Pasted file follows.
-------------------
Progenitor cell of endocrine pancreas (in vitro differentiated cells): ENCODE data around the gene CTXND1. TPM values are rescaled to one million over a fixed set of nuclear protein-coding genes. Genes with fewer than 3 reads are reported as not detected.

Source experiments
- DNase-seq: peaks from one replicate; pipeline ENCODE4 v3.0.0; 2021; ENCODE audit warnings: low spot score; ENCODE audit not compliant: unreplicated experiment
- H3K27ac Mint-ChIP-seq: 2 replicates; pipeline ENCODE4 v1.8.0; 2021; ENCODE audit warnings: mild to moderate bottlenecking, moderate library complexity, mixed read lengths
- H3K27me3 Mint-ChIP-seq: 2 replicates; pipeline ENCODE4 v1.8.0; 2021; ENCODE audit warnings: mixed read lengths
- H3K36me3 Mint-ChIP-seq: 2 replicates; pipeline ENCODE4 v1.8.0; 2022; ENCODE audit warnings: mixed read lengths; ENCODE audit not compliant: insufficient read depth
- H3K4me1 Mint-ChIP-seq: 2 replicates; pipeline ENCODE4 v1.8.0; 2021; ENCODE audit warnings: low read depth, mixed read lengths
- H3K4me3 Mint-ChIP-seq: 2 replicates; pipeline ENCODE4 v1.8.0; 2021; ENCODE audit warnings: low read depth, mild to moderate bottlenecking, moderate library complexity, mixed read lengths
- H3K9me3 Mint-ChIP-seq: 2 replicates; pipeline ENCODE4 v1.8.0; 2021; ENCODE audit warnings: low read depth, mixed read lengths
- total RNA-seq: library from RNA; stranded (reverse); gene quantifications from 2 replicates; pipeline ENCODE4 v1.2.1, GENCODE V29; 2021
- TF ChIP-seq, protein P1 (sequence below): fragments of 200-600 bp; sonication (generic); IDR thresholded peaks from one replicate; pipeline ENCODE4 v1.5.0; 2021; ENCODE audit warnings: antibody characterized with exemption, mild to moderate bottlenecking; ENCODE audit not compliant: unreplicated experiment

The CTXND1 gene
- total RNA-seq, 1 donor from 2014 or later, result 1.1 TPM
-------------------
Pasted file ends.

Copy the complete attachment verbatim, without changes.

Progenitor cell of endocrine pancreas (in vitro differentiated cells): ENCODE data around the gene CTXND1. TPM values are rescaled to one million over a fixed set of nuclear protein-coding genes. Genes with fewer than 3 reads are reported as not detected.

Source experiments
- DNase-seq: peaks from one replicate; pipeline ENCODE4 v3.0.0; 2021; ENCODE audit warnings: low spot score; ENCODE audit not compliant: unreplicated experiment
- H3K27ac Mint-ChIP-seq: 2 replicates; pipeline ENCODE4 v1.8.0; 2021; ENCODE audit warnings: mild to moderate bottlenecking, moderate library complexity, mixed read lengths
- H3K27me3 Mint-ChIP-seq: 2 replicates; pipeline ENCODE4 v1.8.0; 2021; ENCODE audit warnings: mixed read lengths
- H3K36me3 Mint-ChIP-seq: 2 replicates; pipeline ENCODE4 v1.8.0; 2022; ENCODE audit warnings: mixed read lengths; ENCODE audit not compliant: insufficient read depth
- H3K4me1 Mint-ChIP-seq: 2 replicates; pipeline ENCODE4 v1.8.0; 2021; ENCODE audit warnings: low read depth, mixed read lengths
- H3K4me3 Mint-ChIP-seq: 2 replicates; pipeline ENCODE4 v1.8.0; 2021; ENCODE audit warnings: low read depth, mild to moderate bottlenecking, moderate library complexity, mixed read lengths
- H3K9me3 Mint-ChIP-seq: 2 replicates; pipeline ENCODE4 v1.8.0; 2021; ENCODE audit warnings: low read depth, mixed read lengths
- total RNA-seq: library from RNA; stranded (reverse); gene quantifications from 2 replicates; pipeline ENCODE4 v1.2.1, GENCODE V29; 2021
- TF ChIP-seq, protein P1 (sequence below): fragments of 200-600 bp; sonication (generic); IDR thresholded peaks from one replicate; pipeline ENCODE4 v1.5.0; 2021; ENCODE audit warnings: antibody characterized with exemption, mild to moderate bottlenecking; ENCODE audit not compliant: unreplicated experiment

The CTXND1 gene
- total RNA-seq, 1 donor from 2014 or later, result 1.1 TPM